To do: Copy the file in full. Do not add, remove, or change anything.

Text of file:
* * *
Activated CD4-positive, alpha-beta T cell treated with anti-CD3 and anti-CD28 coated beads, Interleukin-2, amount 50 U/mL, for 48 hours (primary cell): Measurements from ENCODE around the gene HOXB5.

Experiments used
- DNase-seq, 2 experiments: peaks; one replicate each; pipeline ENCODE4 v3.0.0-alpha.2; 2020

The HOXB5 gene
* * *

Activated CD4-positive, alpha-beta T cell treated with anti-CD3 and anti-CD28 coated beads, Interleukin-2, amount 50 U/mL, for 48 hours (primary cell): Measurements from ENCODE around the gene HOXB5.

Experiments used
- DNase-seq, 2 experiments: peaks; one replicate each; pipeline ENCODE4 v3.0.0-alpha.2; 2020

The HOXB5 gene